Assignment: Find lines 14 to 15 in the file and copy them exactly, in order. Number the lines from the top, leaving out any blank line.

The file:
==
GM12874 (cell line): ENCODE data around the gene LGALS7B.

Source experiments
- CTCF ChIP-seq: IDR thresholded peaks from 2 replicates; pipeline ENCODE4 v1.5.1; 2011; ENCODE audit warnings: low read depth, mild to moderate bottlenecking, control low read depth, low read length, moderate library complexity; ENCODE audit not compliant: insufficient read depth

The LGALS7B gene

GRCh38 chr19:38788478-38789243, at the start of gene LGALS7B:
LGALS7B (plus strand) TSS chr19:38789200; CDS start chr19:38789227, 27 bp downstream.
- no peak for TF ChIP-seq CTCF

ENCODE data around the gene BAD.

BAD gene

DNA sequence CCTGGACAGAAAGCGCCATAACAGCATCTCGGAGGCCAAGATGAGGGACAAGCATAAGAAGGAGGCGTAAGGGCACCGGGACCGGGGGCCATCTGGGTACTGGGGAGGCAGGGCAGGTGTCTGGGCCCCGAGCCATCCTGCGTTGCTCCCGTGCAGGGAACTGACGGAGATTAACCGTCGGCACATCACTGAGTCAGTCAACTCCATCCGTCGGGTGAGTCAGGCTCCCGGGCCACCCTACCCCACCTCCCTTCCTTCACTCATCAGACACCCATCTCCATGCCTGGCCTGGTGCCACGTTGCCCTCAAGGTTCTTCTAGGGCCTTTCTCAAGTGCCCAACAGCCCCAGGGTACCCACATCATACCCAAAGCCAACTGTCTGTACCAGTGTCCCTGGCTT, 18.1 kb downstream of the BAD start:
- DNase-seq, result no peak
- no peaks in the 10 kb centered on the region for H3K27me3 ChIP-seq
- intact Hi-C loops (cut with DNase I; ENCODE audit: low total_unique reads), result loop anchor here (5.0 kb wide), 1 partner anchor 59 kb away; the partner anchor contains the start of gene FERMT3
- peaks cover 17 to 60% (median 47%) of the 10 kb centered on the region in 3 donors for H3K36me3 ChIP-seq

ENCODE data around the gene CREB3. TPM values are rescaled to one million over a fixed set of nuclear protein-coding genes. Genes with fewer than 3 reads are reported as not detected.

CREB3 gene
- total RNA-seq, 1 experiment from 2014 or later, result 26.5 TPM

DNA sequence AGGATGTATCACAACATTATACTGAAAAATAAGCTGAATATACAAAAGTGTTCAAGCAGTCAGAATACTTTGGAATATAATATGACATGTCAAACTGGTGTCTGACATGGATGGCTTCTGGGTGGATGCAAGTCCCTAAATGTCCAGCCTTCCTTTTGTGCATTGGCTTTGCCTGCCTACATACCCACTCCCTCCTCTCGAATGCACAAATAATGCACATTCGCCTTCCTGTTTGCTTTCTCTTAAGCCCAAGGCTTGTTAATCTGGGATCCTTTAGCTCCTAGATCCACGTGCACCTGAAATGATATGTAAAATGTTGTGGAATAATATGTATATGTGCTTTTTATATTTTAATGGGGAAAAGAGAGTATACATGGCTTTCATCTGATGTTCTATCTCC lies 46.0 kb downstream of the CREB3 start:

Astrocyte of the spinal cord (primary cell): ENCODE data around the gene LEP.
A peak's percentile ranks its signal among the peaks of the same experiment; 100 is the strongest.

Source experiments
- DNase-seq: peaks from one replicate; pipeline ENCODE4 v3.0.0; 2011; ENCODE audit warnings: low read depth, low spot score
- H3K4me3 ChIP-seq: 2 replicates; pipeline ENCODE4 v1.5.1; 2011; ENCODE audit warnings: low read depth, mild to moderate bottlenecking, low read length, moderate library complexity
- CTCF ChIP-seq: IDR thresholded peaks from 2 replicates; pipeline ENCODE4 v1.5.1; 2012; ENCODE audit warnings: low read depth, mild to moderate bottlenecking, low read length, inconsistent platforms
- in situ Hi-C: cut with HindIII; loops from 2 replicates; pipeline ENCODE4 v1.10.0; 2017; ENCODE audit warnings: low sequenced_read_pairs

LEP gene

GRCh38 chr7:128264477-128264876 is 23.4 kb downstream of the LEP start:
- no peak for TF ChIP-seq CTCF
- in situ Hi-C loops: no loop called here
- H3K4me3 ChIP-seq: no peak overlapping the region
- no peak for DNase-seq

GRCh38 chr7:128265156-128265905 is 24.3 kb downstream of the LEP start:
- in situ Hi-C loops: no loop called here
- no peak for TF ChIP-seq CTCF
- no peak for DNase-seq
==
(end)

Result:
- peaks cover 17 to 60% (median 47%) of the 10 kb centered on the region in 3 donors for H3K36me3 ChIP-seq

ENCODE data around the gene CREB3. TPM values are rescaled to one million over a fixed set of nuclear protein-coding genes. Genes with fewer than 3 reads are reported as not detected.